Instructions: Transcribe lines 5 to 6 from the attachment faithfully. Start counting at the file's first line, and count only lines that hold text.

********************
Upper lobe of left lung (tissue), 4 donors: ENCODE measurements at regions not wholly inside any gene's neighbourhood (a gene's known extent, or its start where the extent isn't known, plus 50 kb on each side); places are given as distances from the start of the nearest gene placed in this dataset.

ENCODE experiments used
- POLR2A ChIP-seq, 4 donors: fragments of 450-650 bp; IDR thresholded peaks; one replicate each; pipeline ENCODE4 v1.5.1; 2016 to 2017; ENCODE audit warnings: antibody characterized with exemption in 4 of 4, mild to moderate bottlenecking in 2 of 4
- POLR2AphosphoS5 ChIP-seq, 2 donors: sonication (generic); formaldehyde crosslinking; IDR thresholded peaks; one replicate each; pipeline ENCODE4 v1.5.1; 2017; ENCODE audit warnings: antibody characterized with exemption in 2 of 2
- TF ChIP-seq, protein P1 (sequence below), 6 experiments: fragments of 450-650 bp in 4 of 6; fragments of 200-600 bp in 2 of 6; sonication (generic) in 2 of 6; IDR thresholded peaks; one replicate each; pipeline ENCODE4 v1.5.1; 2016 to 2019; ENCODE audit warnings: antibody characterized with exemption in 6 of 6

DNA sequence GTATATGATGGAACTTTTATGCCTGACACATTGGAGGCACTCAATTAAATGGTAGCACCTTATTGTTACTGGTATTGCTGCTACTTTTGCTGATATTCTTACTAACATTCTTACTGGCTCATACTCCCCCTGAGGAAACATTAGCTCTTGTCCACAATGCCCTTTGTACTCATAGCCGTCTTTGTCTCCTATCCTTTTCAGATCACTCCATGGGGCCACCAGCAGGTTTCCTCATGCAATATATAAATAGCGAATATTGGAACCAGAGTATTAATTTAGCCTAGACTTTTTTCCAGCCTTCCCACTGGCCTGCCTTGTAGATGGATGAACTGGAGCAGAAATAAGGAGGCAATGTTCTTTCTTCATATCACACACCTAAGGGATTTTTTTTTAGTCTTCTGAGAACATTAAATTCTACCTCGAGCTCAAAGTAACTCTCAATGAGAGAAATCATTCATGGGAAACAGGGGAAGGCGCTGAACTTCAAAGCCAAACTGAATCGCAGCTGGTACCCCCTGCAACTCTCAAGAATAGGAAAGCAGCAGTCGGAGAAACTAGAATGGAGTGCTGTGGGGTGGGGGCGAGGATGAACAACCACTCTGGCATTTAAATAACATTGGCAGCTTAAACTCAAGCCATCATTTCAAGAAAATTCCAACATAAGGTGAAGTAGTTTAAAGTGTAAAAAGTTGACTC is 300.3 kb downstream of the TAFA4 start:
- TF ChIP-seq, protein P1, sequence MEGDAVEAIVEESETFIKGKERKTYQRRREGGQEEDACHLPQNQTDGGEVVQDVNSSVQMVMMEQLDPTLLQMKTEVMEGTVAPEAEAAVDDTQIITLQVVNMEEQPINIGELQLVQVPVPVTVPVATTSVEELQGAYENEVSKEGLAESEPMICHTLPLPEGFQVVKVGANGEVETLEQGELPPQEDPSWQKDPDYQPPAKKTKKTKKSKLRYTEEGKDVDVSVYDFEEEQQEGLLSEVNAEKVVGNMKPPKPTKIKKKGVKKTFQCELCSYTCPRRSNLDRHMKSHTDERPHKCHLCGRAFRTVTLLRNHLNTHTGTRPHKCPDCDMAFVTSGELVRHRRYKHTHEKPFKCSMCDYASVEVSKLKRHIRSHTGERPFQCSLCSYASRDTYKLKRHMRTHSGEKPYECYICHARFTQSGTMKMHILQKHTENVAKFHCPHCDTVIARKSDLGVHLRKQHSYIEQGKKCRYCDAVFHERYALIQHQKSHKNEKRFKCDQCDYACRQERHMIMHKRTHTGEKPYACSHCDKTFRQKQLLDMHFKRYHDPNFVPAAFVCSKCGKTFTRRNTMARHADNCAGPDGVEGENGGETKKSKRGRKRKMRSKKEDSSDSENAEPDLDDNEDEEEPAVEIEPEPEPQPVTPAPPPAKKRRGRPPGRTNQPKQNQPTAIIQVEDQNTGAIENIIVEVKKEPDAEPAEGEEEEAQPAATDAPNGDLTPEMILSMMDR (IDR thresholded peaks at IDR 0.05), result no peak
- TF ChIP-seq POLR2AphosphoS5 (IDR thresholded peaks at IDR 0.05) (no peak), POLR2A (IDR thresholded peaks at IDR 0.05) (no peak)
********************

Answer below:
- TF ChIP-seq, protein P1 (sequence below), 6 experiments: fragments of 450-650 bp in 4 of 6; fragments of 200-600 bp in 2 of 6; sonication (generic) in 2 of 6; IDR thresholded peaks; one replicate each; pipeline ENCODE4 v1.5.1; 2016 to 2019; ENCODE audit warnings: antibody characterized with exemption in 6 of 6

DNA sequence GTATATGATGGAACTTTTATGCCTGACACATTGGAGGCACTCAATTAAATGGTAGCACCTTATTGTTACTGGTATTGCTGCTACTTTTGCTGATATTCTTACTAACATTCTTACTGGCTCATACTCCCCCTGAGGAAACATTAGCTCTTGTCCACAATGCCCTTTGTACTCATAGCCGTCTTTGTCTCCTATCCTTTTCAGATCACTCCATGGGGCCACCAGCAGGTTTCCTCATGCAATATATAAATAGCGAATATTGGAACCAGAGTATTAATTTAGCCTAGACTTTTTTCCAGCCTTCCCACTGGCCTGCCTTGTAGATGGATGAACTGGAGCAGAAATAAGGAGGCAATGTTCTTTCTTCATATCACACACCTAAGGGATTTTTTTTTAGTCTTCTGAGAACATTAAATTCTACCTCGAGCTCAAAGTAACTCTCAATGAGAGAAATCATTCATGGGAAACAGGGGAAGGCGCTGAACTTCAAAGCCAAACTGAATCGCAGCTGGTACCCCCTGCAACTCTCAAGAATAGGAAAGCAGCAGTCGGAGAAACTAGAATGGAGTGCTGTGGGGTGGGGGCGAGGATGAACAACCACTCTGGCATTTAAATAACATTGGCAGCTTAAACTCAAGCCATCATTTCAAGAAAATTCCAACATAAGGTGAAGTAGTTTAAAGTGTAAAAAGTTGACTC is 300.3 kb downstream of the TAFA4 start: